Alexei Miller

is research fellow at the Russian Academy of the Sciences and visiting professor at the Central European University, Budapest. His book publications include: The Ukrainian Question. The Russian Empire and Nationalism in the Nineteenth Century, NY-Budapest 2003.


“It’s hardly worth having a word to describe not believing in God. I don’t believe in witches, but I don’t call myself an ahexist”. At an event at the Rationalist Association in London, Laurie Taylor got up close and personal with Britain’s leading public intellectual.

As the ideological frenzy of modernism gives way to “content management systems”, and as global megacities render the urban grid and its certainties obsolete, societies of discipline become societies of control. Daniel Miller cracks open the password protected “post-city”.

Almost all of the so-called Eastern European countries want to be part of the European Union – or so the argument goes. Andrei Miller analyses in this text the situation of Ukraine, a country in which the influences of power are sharply drawn between the East and the West. Whilst in the recent past, the relations to Russia have become noticeable more unstable, the economic ties remain strong. At the same time, integration into the West looks very uncertain. So which way should Ukraine go? And how can the European Union better incorporate prospective candidates?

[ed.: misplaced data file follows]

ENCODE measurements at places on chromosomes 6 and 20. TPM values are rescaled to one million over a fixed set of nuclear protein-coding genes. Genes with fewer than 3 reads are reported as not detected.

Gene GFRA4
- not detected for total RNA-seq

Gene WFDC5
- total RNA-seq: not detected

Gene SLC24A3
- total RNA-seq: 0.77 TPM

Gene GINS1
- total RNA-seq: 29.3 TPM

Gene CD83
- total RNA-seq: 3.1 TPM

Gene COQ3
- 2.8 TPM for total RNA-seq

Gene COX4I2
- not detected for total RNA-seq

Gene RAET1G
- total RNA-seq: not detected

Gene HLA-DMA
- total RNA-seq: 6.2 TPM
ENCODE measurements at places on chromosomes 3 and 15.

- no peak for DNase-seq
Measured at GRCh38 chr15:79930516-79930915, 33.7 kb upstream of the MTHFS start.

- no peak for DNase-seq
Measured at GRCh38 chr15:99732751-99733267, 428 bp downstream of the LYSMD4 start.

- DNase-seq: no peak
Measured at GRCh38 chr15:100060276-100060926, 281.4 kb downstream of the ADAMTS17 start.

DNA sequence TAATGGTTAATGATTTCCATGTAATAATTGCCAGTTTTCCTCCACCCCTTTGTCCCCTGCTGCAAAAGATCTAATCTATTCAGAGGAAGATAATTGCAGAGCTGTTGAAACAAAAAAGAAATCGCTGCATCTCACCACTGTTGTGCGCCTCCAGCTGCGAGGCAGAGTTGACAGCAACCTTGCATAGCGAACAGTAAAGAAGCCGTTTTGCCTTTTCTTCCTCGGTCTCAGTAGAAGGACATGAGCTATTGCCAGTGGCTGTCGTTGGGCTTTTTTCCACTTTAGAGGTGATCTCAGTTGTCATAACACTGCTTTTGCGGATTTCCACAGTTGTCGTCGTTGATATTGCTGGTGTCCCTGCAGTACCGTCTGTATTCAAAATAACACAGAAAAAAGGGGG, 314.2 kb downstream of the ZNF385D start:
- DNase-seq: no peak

Analysing the process of reconciliation with the Communist past in Russia during the decade from the fall of Communism to the turn of the century, Alexei Miller finds that many of the most painful problems have not been touched on and it would be optimistic to say that Russia has to a fair degree extricated itself from communism in this respect. However, one should not forget, that, viewed from the point of its beginning, it has been an extraordinary process.

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